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GIS Enables a Smarter World


- The 37th Esri User Conference

The 37th Esri User Conference (Esri UC) held in San Diego, California, in end June hosted more than 16,000 users, managers and developers from 138 countries. The 5-day event also included 300 technical sessions, 450 hours of technical training and 365 exhibitors displaying their tech goods and services.

Founder and President of Esri Mr. Jack Dangermond presented in plenary session on the first day of Esri User Conference

Founder and President of Esri Mr. Jack Dangermond presented in plenary session on the first day of Esri User Conference.

The main Esri UC started with a plenary session, where the Founder and President of Esri Mr. Jack Dangermond presented his keynote to all of the 16,000 participants. The theme of the keynote was “GIS – Enabling a Smarter World”.

Mr. Dangermond started the conference by addressing challenges to business and society like climate change, loss of natural habitat and biodiversity, and social conflict. GIS is a language for us to better understand and co-ordinate knowledge from various fields after integration and visualisation of data. It has been used in a wide range of applications including environmental monitoring, management for operating renewable energy and smart grids. Green infrastructure plans and corridors for wildlife can also be drafted by using information of land use and urban design. GIS can be used in the field of transportation (smart routing reduce environmental impacts and increase efficiency), engineering and public work, utilities and telecommunication, business analytics, public safety, as well as humanitarian support activities.

While the world is undergoing an extensive digital transformation, GIS is getting smarter with the abilities to connect more information simultaneously. Real-time data, from Internet of Things (IoT) to remote sensing enable us to measure changes in both built and natural environment. Spatial data and records with Systems of Engagement can be integrated instantaneously through Web GIS pattern.

The 2016 Esri User Conference hosted more than 16,000 users from 138 countries.

The 2016 Esri User Conference hosted more than 16,000 users from 138 countries.

GIS can also connect people and their organizations and thus assisting communities to understand what they are doing. Using geodesign to design and plan for the future, we can turn information into action. For example, the U.S. Geological Survey has developed an app called Earthquake Alert which sends notifications to subscribers’ mobile phone so that people can get prepared for natural disaster, and also flood analytics.

Smarter GIS also means “Community GIS” that government data and datasets are available on an open platform for literally everybody in the community to use, integrate and do analytics to obtain insights.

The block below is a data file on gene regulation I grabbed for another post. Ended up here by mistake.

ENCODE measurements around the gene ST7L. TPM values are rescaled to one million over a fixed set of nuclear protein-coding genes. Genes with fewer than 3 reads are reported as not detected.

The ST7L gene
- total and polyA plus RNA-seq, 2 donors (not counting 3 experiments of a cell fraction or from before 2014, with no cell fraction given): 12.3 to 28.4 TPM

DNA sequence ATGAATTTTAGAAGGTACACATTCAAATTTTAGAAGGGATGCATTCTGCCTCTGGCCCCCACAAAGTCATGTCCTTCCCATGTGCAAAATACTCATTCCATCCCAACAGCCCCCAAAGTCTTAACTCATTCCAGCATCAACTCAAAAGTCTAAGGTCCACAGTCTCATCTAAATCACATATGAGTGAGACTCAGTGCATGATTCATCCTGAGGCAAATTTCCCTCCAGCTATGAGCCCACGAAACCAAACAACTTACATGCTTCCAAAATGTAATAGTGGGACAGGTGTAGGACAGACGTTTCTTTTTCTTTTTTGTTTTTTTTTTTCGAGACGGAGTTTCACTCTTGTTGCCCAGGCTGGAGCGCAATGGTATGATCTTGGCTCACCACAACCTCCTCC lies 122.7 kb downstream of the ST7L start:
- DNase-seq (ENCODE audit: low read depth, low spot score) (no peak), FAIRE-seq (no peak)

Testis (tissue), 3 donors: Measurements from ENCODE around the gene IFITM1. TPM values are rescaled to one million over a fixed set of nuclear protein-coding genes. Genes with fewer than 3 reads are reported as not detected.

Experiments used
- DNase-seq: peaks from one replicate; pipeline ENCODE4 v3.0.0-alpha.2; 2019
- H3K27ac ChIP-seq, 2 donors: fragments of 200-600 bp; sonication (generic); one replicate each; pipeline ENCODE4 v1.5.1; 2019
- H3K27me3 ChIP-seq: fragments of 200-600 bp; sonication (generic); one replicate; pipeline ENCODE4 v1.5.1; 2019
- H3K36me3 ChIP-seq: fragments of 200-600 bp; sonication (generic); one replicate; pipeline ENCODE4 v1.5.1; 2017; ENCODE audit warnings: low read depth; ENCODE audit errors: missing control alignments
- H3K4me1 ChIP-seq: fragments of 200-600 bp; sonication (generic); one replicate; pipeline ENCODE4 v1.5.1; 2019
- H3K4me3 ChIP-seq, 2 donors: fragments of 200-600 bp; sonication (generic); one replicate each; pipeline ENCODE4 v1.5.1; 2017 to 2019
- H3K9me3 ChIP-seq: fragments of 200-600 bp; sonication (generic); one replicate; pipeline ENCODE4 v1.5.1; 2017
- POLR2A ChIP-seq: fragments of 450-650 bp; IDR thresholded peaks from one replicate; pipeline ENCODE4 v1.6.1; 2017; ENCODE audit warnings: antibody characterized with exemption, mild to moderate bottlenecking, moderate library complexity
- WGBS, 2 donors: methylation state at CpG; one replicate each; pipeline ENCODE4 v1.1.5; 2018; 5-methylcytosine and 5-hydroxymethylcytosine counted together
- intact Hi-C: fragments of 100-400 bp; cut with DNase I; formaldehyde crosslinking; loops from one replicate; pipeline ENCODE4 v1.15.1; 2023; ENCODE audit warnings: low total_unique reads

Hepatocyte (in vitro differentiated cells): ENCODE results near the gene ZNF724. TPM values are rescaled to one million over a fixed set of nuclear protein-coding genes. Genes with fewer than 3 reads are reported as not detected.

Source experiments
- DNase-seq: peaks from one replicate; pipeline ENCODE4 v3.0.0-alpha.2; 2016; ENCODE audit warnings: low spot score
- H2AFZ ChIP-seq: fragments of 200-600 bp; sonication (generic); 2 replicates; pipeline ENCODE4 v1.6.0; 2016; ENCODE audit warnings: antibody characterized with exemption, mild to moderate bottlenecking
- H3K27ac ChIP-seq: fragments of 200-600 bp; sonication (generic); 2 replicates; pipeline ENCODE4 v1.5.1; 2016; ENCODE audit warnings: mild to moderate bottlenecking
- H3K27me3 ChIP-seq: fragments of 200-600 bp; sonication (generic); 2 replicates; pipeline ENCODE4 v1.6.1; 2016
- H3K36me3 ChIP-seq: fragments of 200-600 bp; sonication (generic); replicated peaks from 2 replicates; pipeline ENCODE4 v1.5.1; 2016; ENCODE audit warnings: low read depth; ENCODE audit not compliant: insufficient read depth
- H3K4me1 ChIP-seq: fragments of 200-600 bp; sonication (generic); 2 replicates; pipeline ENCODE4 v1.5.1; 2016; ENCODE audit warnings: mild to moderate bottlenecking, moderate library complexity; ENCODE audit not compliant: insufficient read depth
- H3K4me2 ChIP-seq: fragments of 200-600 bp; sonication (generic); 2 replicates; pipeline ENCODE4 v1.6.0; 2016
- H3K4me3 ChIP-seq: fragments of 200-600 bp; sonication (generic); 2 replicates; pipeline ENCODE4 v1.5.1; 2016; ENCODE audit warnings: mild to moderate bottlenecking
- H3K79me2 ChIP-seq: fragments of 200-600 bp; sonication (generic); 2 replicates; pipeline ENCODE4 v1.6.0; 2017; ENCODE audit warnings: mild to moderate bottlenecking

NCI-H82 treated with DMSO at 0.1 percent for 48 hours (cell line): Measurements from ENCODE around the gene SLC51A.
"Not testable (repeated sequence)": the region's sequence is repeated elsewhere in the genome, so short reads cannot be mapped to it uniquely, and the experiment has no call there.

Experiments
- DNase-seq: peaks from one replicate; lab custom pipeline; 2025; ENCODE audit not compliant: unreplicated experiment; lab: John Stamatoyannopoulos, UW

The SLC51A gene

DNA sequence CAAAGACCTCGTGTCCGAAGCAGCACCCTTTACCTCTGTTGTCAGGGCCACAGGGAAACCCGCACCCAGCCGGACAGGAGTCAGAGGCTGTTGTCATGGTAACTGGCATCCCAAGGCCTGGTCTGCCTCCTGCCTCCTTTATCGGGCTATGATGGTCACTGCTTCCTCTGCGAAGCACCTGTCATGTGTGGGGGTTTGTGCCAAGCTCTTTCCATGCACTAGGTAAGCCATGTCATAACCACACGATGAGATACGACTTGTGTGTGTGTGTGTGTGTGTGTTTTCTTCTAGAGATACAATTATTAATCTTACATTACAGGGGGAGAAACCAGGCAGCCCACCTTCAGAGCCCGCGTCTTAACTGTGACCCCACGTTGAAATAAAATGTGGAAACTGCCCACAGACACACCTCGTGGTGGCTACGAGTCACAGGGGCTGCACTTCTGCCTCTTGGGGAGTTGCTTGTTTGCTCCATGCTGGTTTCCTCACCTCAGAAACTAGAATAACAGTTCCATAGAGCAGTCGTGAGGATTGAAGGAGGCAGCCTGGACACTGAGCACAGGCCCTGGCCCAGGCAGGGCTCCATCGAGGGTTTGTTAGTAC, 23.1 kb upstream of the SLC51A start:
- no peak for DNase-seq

Ms Lilian Coral, Chief Data Officer of the City of Los Angeles, shared with the audience the City GeoHub portal

Ms Lilian Coral, Chief Data Officer of the City of Los Angeles, shared with the audience the City’s GeoHub portal which allows the general public to access government data in a live and continuously updated manner.

A leading example of this change is that the City of Los Angeles has recently unveiled GeoHub giving city council staff, businesses, app developers, non-profit organizations, and the public access to the city's location-based data through an online portal. The GeoHub combines the city's geographic data into a location-as-a-service platform, allowing users to access live, continuously updated data of the city directly. Street Wize, for example, a web mapping app allows residents to track current and upcoming road opening permits and construction activities around the city so they can plan accordingly to avoid delays. Vision Zero, another app, uses a data-driven approach to reduce traffic-related injuries and deaths.

On the other side of the globe, the project of Auckland Council Open Data in New Zealand allows users to access via online platform its data and information. Data, updated on an ongoing basis, includes assets, aerial photography, property, planning, regulatory, district plan and social activities, etc.

By making the data available to everyone, it is believed that not only city operations will become more efficient; partnerships among the city, academia, non-governmental organizations, businesses and startups can also be stimulated. At the same time residents are given a greater control on their government activities. This is the foundation of building smart cities.

 

 

 

 

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